Page 25 - Independent Schools Magazine
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  Helen Jeys has been head of Alderley Edge School for Girls (AESG), Cheshire, since 2016. She was previously Deputy Head (Pastoral) of Manchester High School for Girls.
best they can be. I encourage the girls to AI love teaching; it remains my enthuse young people with the subject I
passion and yes I still make time to
teach whenever I can. I taught part of the A level Religion & Philosophy course last year and have loved teaching a Year 9 Philosophy course this year. I continue to adore my subject and write when I can; I find my subject and the love of it continues to drive my educational philosophy and teaching it enables me to explore different approaches to teaching and learning. It is important to remember the core importance of teaching and learning.
focus on people and their value rather than the material and indeed, my girls come back telling me about the importance the ‘Alderley family’ has had on their lives. All we can do is to help our students develop the skills they will need to be self-confident and self-assured when they face the world outside of the school gates.
QYou gained a first class honours degree in Theology, and went on to teach Religion and Philosophy. These subjects, along with Psychology, appear to be getting more popular amongst sixth-form students. Could there be a connection between this trend and the increasing anxieties of a generation who are finding it ever harder to find contentment in a hectic, social-media- driven life?
AI think that students are fascinated with meaning and big questions. Perhaps social media and the 24 hour news we are surrounded by expose young people to issues and concerns
that I was not faced with during my
teenage years. Therefore, being given the opportunity to discuss issues like the reality of evil, nature versus nurture and questions surrounding political philosophy are of huge interest to young students. Furthermore, with increasing medical capabilities, issues surrounding ethics, the nature of the human and so forth are hugely relevant. However, these subjects might not give you the answers to that thirst for contentment! I think that it is important to encourage young people to find that contentment and escape from the stresses life can throw at us through sport, drama, dance, music, yoga, mindfulness and so on. This is why a holistic approach to education is so vital.
QYou have written philosophy text books for teenagers. Do you still make time to teach?
adored. I had a place to study for a PhD in Post-Holocaust Hermeneutics but decided that I wanted to give teaching a go. I have never looked back!
A
Q
pressures of responsibility which go with such promotion. How can competent staff be encouraged to take on the challenge?
Many girls do stay throughout AESG but we also have about 40% of our student body join us in Year 7. We
A
Effective INSET and professional development continue to
be hugely important. I also
There is said to be a shortage of senior teachers willing to move up to headship, possibly because of the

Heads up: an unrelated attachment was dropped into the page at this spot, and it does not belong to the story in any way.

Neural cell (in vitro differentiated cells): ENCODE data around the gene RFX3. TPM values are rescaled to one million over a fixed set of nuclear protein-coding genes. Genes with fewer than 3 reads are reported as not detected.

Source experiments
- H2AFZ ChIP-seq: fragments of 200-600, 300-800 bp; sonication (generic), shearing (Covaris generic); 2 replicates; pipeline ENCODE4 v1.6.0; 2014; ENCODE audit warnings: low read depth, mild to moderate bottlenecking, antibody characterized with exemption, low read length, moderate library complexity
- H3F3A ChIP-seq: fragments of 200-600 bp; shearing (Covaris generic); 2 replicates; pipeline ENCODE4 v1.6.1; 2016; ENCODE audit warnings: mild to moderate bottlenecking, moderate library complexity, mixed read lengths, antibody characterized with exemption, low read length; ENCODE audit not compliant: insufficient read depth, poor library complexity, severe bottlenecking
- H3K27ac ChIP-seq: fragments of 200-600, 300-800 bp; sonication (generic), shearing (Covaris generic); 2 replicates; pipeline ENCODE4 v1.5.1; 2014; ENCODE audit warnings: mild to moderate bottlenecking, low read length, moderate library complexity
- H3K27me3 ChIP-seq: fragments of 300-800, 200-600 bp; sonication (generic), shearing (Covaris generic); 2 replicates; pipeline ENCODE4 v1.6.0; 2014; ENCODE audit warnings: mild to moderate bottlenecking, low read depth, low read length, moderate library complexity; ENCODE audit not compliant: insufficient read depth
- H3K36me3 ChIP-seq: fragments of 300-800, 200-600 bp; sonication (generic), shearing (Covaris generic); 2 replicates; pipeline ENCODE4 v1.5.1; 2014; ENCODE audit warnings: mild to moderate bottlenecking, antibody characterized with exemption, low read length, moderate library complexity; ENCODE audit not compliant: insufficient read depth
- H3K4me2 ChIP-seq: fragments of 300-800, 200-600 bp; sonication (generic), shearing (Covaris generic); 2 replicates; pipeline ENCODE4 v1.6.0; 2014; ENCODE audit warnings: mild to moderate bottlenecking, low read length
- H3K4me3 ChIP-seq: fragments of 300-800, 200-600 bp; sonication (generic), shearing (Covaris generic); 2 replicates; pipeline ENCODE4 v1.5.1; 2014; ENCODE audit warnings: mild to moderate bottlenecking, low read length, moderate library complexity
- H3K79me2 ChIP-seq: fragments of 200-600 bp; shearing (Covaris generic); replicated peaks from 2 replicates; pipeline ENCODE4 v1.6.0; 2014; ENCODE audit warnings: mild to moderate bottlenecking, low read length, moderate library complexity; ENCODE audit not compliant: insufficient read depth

do, nevertheless, offer a 2-18 experience
and it is fabulous to talk to those girls for whom AESG has made up such a huge part of their lives for so many years. These girls are real advocates of the ‘Alderley family’ and only talk of benefitting from the experience. Indeed, our new Head Girl has been at AESG since early years and she is anything but institutionalised; rather, she is an ambitious, self-motivated and self-assured young woman and we are proud of the person she has become; she has flourished in school. Furthermore, our alumnae are inspirational figures and we are proud to use them as
role models for our current girls so that they know, too, that they can achieve in whichever field they choose.
Q
What does music bring to your life?
A
oneself in music (just as in sport or dance for instance) provides a momentary escape which we all need after a packed term! I am also blessed with musical children and love to hear their performances and see the wonderful opportunities and skills they continue to enjoy through playing.
encourage my staff to take on the challenge of courses, inspection training and shadowing. Headship is a huge responsibility but also a fantastic one; one tries to emphasise the positives – they far outweigh the negatives!
Q
perhaps this is of little surprise given
the constant harping in the media
about teachers being underpaid, under- appreciated, and under stress. How can this negativity be offset? Who, or what, inspired you to get into teaching?
A
At the lower end of the scale, recruitment into the profession remains difficult. As with nursing,
It is easy to be negative given what we read in the media but my staff are hugely passionate about what
I don’t play as much as I would like but playing does enable me to have some balance – immersing
they do and about supporting the girls as individuals. They make a genuine difference to the lives of the girls and to the Alderley family. I always loved Religion & Philosophy and after my degree really wanted to
Q
What percentage of your girls – if any – go right through AESG from
early years to Sixth form? Is such a long stay at the same school something to be advocated, and does it carry a risk of being rather inward-looking, even institutionalised?
You enjoy playing the cello and
the piano. Do you participate in performances at school or outside?
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